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    My firm starter looks like a very firm dough. I add just flour to refreshed barm to get the firm starter. The 16 hour limit is a problem for me as I very rarely bake every day. I think If I work off refreshed barm and firm starter I should be able to accomodate most old dough recipes. I wonder if the increased macrobial load of the firm starter extends the shelf life. I know I have used week old firm starter and achieved pretty good results. I think it's time for a little more acsdemic reading.
     
  8. kimmie

    kimmie

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    Hi Kyle and TBH,

    That's an interesting question. What would happen if you froze it, to get around your 16 hour limit?

    :rolleyes:
     
  9. thebighat

    thebighat

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    Re-read Crust and Crumb, because I think he says you can freeze it. Kyle, this makes two completely different kinds of bread, you know this? They could look the same, but they won't taste the same. You wouldn't be really concerned about lactic and acetic acid making bacteria when you use pate fermentee. It's just too short a time frame and the yeast level in the old dough and the dough is going to be something on the order of 1.25 to 2%.
     
  10. kylew

    kylew

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    I want to go back and do lots of re-reading. Would there be a bigger yeast/bacteria load in the firm starter as opposed to the old dough?
     
  11. thebighat

    thebighat

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    I don't know about that, what the actual count is, but it's the nature of the bacteria and yeasts that's different. An old dough bread is leavened with baker's yeast, and a bread made with a firm starter, which may look and feel like an old dough, is leavened with wild yeasts and bacteria.
    I made the rustic loaf from The Taste of Bread Today, very nice stuff.
     
  12. kimmie

    kimmie

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    TBH,

    Did you try doing Calvel's French bread again? I remember you saying your experience with is wasn't so great!

    :chef:
     
  13. thebighat

    thebighat

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    I like the bread, I was only bemoaning the fact that I can't slash a baguette to save my life. I was looking at a baguette at the earthy/crunchy grocery store where I work part time(for now) from a place named Iggy's, and geez, it was beautiful. How do they do that? I say I'm working there for now because they had a new drill for closing...I had to count EVERY product in the bakery and write a number down in a teeny box. So there I am on my knees in front of this crammed cookie display, literally throwing my hands up, when my wife and one of my daughters walked up. Bear in mind, I'm an alcoholic drug addict (clean for a looong time) left-handed and have attention deficit disorder...I can't count all those cookies. No way.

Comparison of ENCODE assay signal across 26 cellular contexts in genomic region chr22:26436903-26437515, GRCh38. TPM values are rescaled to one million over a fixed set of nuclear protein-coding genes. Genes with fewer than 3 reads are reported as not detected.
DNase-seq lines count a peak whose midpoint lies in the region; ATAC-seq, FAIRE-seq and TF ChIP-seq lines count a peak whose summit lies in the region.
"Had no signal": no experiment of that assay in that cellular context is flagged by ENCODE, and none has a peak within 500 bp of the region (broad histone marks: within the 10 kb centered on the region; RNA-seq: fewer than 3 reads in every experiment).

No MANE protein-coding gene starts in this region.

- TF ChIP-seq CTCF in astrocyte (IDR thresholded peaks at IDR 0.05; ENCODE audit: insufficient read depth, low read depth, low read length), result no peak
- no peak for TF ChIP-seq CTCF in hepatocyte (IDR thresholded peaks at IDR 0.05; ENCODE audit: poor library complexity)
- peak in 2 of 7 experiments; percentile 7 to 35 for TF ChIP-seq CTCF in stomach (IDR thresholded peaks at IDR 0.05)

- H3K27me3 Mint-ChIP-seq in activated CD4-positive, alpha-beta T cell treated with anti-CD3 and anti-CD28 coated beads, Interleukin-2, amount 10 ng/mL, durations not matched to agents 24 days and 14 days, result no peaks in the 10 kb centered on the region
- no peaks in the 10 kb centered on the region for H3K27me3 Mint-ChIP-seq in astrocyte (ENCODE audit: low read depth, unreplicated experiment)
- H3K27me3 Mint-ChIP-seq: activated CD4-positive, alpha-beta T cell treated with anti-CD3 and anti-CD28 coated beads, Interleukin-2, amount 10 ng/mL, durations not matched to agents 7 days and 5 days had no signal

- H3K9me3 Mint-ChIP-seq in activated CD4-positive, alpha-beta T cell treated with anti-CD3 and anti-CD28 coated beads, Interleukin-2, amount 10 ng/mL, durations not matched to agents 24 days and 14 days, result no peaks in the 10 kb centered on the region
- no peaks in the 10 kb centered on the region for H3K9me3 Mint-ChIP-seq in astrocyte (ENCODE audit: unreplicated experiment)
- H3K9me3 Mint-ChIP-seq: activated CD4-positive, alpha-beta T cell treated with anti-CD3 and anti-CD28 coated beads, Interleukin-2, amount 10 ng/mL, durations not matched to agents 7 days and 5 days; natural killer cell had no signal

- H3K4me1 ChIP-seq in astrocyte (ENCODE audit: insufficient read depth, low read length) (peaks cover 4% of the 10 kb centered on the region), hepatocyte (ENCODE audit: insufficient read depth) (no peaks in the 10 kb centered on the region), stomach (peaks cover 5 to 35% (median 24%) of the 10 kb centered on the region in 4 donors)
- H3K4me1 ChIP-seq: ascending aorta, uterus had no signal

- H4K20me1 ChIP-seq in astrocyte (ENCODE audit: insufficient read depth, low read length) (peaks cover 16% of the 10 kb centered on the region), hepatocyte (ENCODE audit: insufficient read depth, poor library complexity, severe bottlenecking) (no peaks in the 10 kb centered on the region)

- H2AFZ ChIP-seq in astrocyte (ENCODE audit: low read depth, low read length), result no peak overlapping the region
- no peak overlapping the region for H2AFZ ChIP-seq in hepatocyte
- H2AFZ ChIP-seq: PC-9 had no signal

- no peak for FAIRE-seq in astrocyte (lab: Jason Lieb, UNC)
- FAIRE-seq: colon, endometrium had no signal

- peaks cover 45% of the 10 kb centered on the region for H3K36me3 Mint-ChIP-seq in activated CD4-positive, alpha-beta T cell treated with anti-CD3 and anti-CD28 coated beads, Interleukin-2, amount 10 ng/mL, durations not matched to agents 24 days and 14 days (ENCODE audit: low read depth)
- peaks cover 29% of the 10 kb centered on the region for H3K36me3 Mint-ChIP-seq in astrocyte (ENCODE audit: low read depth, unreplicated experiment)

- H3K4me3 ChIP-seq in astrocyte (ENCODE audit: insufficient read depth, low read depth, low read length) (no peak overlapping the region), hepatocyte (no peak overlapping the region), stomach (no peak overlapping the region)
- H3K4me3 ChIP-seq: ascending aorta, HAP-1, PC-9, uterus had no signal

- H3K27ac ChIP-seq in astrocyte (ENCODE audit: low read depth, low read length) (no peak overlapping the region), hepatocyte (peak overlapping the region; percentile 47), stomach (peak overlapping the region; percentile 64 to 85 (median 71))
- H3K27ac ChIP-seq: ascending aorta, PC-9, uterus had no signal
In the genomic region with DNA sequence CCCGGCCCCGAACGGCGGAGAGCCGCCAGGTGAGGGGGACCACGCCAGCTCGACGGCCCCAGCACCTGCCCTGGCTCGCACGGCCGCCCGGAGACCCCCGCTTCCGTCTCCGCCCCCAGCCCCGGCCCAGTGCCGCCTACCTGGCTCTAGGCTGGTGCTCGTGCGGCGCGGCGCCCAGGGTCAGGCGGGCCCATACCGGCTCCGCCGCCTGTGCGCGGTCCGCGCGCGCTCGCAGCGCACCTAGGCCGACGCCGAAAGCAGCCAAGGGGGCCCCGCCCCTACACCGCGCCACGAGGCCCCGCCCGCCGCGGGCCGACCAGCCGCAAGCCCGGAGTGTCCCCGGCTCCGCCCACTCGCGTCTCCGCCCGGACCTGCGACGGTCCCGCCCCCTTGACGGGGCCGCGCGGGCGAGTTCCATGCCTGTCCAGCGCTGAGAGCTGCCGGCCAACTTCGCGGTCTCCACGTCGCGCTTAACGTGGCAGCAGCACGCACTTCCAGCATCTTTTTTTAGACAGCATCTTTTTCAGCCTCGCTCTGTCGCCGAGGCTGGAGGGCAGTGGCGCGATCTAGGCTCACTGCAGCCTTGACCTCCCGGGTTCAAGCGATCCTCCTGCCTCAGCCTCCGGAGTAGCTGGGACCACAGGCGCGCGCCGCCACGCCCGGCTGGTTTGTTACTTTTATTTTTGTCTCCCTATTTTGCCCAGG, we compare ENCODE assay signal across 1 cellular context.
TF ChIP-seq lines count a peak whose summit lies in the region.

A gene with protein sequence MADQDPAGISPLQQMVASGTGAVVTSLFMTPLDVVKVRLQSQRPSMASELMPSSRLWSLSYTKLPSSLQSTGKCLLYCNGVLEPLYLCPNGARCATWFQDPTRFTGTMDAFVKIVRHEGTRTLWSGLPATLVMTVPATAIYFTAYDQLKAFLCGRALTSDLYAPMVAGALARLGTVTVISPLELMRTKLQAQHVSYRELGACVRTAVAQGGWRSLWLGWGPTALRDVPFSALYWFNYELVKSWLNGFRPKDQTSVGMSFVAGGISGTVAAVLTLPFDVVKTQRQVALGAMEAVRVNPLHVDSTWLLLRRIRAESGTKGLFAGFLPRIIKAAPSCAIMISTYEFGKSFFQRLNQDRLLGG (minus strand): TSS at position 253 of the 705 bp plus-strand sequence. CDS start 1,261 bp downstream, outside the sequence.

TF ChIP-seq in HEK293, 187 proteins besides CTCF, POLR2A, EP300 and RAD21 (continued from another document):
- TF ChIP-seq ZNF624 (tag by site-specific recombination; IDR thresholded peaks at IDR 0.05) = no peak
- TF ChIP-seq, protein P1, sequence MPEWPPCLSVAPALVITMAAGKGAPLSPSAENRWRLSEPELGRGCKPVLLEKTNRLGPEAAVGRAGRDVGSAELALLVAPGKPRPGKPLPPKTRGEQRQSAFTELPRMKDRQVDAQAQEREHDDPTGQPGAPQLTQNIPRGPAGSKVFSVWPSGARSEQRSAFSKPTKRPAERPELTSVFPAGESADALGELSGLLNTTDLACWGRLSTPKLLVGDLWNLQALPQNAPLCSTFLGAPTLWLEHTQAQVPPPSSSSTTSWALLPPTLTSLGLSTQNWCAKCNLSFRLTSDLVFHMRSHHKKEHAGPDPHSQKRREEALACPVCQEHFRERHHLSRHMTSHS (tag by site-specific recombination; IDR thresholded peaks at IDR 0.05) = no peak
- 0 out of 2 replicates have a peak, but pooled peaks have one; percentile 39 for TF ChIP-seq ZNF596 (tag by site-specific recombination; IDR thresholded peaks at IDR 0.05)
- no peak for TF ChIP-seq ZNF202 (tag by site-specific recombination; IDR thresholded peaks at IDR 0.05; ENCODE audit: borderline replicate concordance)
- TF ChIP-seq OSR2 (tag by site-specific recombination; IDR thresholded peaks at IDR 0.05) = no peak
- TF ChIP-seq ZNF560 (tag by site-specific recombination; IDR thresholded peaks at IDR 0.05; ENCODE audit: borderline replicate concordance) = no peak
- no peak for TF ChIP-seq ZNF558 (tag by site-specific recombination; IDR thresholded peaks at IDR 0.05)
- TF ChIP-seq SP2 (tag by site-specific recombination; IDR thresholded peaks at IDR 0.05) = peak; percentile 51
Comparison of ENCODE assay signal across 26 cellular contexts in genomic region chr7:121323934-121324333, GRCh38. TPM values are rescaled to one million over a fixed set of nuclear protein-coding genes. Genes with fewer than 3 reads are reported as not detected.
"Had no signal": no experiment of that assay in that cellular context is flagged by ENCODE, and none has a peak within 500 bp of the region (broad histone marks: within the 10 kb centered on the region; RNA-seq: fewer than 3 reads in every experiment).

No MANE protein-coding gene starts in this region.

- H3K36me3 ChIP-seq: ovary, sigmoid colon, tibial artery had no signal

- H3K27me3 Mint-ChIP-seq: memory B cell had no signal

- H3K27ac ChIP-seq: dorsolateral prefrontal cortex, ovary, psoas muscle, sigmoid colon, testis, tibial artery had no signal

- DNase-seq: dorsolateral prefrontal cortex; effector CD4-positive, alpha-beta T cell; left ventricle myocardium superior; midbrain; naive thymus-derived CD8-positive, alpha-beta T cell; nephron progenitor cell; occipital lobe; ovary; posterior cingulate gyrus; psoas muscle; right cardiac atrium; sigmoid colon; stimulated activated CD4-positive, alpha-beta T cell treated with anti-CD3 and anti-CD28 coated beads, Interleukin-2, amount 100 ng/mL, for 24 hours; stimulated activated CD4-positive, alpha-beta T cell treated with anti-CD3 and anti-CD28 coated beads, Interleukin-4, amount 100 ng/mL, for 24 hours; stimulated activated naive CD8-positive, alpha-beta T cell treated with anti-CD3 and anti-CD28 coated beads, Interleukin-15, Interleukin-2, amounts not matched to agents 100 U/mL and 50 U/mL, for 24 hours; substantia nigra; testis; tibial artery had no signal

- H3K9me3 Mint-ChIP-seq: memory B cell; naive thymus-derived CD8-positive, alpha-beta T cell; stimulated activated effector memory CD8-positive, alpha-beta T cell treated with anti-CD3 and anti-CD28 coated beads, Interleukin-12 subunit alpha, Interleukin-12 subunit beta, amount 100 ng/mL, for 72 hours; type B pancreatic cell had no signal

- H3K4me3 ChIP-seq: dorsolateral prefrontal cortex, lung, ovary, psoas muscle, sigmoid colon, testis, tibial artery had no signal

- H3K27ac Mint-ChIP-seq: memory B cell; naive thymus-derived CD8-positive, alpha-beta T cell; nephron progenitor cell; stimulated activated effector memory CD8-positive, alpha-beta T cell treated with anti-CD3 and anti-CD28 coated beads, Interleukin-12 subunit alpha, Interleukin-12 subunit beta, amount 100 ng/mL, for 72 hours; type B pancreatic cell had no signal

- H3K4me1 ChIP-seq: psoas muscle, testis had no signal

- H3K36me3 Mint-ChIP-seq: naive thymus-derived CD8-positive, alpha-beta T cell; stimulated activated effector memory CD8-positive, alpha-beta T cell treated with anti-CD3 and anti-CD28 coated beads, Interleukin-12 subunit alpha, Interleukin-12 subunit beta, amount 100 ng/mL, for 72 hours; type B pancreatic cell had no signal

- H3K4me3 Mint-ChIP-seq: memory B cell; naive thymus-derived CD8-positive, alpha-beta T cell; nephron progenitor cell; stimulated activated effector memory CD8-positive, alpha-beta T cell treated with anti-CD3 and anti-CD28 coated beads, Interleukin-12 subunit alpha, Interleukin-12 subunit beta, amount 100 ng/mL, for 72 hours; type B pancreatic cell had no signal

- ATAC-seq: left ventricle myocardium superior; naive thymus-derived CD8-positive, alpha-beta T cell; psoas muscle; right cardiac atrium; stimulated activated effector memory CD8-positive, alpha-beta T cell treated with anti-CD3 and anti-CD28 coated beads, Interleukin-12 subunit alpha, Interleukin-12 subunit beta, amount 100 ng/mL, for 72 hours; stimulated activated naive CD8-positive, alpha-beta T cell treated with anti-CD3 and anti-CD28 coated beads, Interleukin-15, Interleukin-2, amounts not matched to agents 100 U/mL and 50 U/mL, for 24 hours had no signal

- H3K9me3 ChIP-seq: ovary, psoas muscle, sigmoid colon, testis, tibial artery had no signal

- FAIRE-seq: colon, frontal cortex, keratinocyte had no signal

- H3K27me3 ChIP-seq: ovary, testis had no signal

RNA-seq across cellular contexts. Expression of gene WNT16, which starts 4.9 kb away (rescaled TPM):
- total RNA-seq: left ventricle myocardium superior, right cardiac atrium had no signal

14. kylew

    kylew

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    13 years for me TBH:) I'm also glad to hear that professionals struggle with the slashing thing !
     
  15. kimmie

    kimmie

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    for the slashing thing! It looks so easy doesn't it!

    ;)
     
  16. thebighat

    thebighat

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    Everything you read says to make the cuts just before the bread goes in the oven. I'm wondering if you made them enough before loading them so that they would have to proof a little more and maybe push the edges of the cuts open. I find baguettes to be the hardest shape to make consistently nicely, and I used to make 30-50 a day. After reading parts of The Taste of Bread I can identify the method we had to use for our baguettes as what he calls the intensive method. It got a 17 minute mix on 3rd speed on an 80 qt Hobart which really beats the dough up. It would 90 degrees coming off the mixer and got no bulk fermentation. It was grossly warm and sticky and would rip when you tried to stretch it. I found it curious that the consultant who set the bakery up would go to such pains with his freshly ground whole wheat sponge and dough breads and then treat the hard crusted stuff, which is always a good seller, with disdain.